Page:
Representation of different support condition for the analysis

Simply supported edges:

(7)
w o ξ = 0,1 = 0 ,           1 a 2 2 w o ξ 2 ξ = 0,1 = 0 ,               w o η = 0,1 = 0 ,             1 b 2 2 w o η 2 η = 0,1 = 0 .

Clamped supported edges:

(8)
w o ξ = 0,1 = 0 ,           1 a w o ξ ξ = 0,1 = 0 ,             w o η = 0,1 = 0 ,           1 b w o η y = 0,1 = 0 .

Free edges:

(9)
1 a 3 3 w o ξ 3 ξ = 0,1 = 0 ,           1 a 2 2 w o ξ 2 ξ = 0,1 = 0 ,             1 b 3 3 w o η 3 η = 0,1 = 0 ,           1 b 2 2 w o η 2 η = 0,1 = 0 .

2.2.1. Intermediate elastic line support

Since the treatment of the intermediate elastic line support conditions are the main objective of this paper we presented it in more details. At the intermediate elastic line support, y=b/2, the displacement must vanish and the moment must be continuous, i.e.:

(10)
K T w o = - 2 ψ 3 1 a 3 3 w o ξ 3 - 1 b 3 3 w o η 3 - ψ 5 1 a 2 b 2 w o ξ 2 η - 4 ψ 4 1 a b 2 3 w o ξ η 2 ,
(11)
1 b w o η   η = 1 - / 2 = 1 b w o η   η = 1 + / 2 ,
(12)
- 2 ψ 3 1 a 3 3 w o ξ 3 - 1 b 3 3 w o η 3 - ψ 5 1 a 2 b 2 w o ξ 2 η - 4 ψ 4 1 a b 2 3 w o ξ η 2 β = 1 - / 2
              = - 2 ψ 3 1 a 3 3 w o ξ 3 - 1 b 3 3 w o η 3 - ψ 5 1 a 2 b 2 w o ξ 2 η - 4 ψ 4 1 a b 2 3 w o ξ η 2 β = 1 + / 2 ,

where: KT is the elastic restraint coefficient given by: KT=Tb/2b3/D22, T is translational stiffness per unit length, ψ5=(D12+4D66)/D22.

2.3. Finite strip transition matrix (FSTM) method

The method is made when such a shape function is not conveniently obtained in case of discussing the plate problems by series. The plate may be divided into N discrete longitudinal strips spanning between supports as shown in Fig. 3. Simple basic displacement interpolation functions may then be used to represent displacement field within and between individual strips.

For a plate striped in the ξ-direction as shown in Fig. 3, the shape function W(ξ,η,t) may be assumed in the form:

(13)
W ξ , η , t = i = 0 N X i ξ Y i η e i ω t ,

where: Yi(η) is unknown function to be determined and Xi(ξ) is chosen a priori, the basic function in ξ-direction. The most commonly used is the Eigen function obtained from the solution of the differential equation of a beam vibration under the prescribed conditions of the stripe at ξ= 0 and ξ= 1. By substituting of Eq. (13) into Eq. (6), multiplying both sides by Xj(x) and after some derivatives, we can find:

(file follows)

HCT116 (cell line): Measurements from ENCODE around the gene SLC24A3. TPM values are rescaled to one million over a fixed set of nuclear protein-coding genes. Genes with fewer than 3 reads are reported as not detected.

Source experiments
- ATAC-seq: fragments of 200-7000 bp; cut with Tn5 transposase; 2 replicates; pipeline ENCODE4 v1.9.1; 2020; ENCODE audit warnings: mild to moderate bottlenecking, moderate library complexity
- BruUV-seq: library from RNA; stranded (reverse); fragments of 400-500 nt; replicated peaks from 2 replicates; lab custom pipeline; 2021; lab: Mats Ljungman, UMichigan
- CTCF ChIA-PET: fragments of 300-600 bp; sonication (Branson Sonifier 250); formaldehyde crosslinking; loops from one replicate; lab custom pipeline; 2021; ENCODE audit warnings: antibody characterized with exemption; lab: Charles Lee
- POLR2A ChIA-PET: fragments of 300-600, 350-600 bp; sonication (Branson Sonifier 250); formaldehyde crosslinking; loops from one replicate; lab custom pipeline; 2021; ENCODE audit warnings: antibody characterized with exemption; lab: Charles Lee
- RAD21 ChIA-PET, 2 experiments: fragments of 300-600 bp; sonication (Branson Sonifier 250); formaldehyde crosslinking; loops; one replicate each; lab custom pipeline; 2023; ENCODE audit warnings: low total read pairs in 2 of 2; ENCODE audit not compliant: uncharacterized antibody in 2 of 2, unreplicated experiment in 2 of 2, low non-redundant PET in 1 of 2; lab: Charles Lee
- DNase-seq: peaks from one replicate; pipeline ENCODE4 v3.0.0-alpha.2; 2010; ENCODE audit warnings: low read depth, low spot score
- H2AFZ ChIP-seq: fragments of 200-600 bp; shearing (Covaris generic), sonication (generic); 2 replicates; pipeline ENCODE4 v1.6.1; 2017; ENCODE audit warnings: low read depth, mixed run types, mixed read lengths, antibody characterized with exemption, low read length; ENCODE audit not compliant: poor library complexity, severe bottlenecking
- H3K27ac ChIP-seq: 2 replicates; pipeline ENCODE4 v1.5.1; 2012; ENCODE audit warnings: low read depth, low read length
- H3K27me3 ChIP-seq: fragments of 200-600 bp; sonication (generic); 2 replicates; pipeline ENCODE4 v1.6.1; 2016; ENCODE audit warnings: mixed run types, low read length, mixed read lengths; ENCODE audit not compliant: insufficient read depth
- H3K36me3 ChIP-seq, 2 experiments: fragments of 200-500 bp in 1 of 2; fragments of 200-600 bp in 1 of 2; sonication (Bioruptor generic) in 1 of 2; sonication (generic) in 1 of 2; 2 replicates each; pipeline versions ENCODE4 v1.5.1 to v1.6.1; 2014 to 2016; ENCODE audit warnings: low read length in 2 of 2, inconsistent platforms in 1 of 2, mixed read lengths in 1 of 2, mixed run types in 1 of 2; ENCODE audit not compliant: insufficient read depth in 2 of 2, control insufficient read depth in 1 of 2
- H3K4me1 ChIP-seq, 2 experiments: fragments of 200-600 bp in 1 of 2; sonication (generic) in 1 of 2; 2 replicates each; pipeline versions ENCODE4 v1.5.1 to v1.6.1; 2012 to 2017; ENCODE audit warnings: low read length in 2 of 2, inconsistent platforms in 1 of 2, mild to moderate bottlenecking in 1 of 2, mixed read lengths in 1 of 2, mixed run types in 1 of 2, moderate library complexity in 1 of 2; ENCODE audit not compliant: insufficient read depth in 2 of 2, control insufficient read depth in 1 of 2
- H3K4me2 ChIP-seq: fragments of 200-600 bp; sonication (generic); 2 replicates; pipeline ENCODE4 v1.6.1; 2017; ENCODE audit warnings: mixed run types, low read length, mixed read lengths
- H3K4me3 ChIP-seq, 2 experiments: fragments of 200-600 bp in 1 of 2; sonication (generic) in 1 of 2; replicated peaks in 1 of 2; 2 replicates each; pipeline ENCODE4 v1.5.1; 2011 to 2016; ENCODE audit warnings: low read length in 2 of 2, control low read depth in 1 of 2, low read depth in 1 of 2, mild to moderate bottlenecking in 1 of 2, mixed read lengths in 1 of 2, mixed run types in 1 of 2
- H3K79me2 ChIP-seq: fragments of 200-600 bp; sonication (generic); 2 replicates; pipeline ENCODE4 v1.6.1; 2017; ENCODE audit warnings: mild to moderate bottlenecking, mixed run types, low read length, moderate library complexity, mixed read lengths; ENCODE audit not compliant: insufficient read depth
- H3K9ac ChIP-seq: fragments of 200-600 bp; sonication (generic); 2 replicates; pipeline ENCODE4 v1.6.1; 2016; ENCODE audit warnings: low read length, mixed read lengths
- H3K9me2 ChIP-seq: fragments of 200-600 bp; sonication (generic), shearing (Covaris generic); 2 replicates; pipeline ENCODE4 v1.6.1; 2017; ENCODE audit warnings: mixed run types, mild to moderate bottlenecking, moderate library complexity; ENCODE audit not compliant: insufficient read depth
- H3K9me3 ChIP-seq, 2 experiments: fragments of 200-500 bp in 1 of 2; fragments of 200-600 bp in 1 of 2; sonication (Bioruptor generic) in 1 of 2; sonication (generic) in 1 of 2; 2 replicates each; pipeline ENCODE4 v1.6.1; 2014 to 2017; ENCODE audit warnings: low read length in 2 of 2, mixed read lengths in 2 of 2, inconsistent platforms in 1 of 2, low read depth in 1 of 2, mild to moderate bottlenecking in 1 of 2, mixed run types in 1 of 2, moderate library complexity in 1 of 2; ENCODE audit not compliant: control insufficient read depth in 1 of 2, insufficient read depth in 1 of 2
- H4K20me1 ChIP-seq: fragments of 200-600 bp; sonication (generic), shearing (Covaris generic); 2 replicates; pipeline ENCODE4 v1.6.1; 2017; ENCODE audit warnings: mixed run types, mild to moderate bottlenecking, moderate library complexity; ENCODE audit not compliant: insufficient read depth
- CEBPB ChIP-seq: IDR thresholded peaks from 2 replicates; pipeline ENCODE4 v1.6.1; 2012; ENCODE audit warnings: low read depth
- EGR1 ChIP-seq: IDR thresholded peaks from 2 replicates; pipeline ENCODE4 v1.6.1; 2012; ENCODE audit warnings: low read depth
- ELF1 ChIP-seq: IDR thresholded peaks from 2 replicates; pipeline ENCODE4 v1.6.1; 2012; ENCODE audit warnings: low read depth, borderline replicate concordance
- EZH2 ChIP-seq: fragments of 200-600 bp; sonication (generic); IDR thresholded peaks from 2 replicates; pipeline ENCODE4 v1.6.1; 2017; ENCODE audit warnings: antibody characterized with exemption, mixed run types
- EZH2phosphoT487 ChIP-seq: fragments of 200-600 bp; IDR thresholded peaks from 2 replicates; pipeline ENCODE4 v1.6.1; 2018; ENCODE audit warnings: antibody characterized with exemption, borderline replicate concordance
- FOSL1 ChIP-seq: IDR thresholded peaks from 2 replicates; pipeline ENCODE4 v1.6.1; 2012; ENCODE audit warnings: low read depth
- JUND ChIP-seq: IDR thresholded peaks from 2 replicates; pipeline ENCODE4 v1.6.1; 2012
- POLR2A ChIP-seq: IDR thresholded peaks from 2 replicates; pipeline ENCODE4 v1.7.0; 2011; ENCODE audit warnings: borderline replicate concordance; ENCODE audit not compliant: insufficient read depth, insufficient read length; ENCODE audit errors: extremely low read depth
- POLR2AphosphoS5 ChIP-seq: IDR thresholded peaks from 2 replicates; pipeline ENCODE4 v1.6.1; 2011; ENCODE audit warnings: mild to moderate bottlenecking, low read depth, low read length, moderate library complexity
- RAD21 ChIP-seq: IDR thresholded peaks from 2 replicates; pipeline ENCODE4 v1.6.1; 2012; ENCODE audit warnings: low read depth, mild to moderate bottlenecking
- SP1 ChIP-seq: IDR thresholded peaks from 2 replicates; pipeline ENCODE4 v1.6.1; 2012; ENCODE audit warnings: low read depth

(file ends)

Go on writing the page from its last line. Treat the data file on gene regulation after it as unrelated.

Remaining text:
(14)
i = 0 N j = 0 M β 4 f 3 ( η ) Y i , η η η η + 2 β 3 a f 1 ( η ) f 3 ( η ) Y i , η η η
              + 2 ψ 2 β 2 f 3 η c i j a i j + 8 ψ 4 β 2 a f 1 η f 3 η b i j a i j + β 2 a 2 f 2 η f 3 η Y i , η η
              + 2 ψ 2 β a f 1 η f 3 η c i j a i j + ψ 3 β f 3 η d i j a i j + 4 ψ 4 β a 2 f 2 η f 3 η b i j a i j + 4 ψ 4 β 3 f 3 η b i j a i j Y i , η
              + ψ 1 f 3 η e i j a i j - Ω 2 Y i = 0 ,

where:

Ω 2 = m o h η ω 2 a 4 h o D 22 ,           f 1 η = 1 h 3 η h 3 η η ,           f 2 η = 1 h 3 η 2 h 3 η η 2 ,
f 3 η = h o 2 h 2 η ,           a i j = 0 1 X i X j d ξ ,           b i j = 0 1 X j X i , ξ d ξ ,
c i j = 0 1 X j X i , ξ ξ d ξ ,           d i j = 0 1 X j X i , ξ ξ ξ d ξ ,           e i j = 0 1 X j X i , ξ ξ ξ ξ d ξ .

Fig. 3. Finite strip simulation on plate

 Finite strip simulation on plate

From the beam Eigen function orthogonality, aij=eij=0 for ij, this agree for all types of boundary conditions except for plates having free edges in the ξ-direction. The governing differential Eq. (14) can be written in form:

(15)
i = 0 N j = 0 M E i j Y i ' ' ' ' + U 1 i j U 0 i j Y i ' ' ' + U 2 i j U 0 i j Y i ' ' + U 3 i j U 0 i j Y i ' + U 4 i j - λ 2 U 0 i j Y i = 0 ,

where:

U 0 i j = β 4 t 1 η E i j ,             U 1 i j = 2 β 3 a t 2 η E i j ,
U 2 i j = 2 ψ 2 β 2 t 1 η c i j a i j + 8 ψ 4 β 2 a t 2 η b i j a i j + β 2 a 2 t 3 η ,
U 3 i j = 2 ψ 2 β a t 2 η c i j a i j + ψ 3 β t 1 η d i j a i j + 4 ψ 4 β a 2 t 3 η b i j a i j + 4 ψ 4 β 3 t 1 η b i j a i j ,
U 4 i j = ψ 1 t 1 η e i j a i j ,

and [Eij]=i×j unit matrix.

A system of coupled fourth order equations are obtained which can be reduced to a system of first order differential equation:

(16)
d d η Y k i j = A i k Y k i j ,

where: k= 1, 2, 3,…, N, i= 1, 2, 3,…, N, j= 1, 2, 3,…, M, coefficients of the matrix Aik in equation, in general, are functions of η and the eigenvalue parameter Ω. The vector Yk is given by:

(17)
Y k = Y ¯ 1 Y ¯ 2 Y ¯ i Y ¯ N ,

where:

(18)
Y ¯ i = Y i Y i ' Y i ' ' Y i ' ' ' .

The relation under which the continuity conditions between the striped plates are satisfied may be expressed as:

(19)
Y i j = T i j Y i - 1 j ,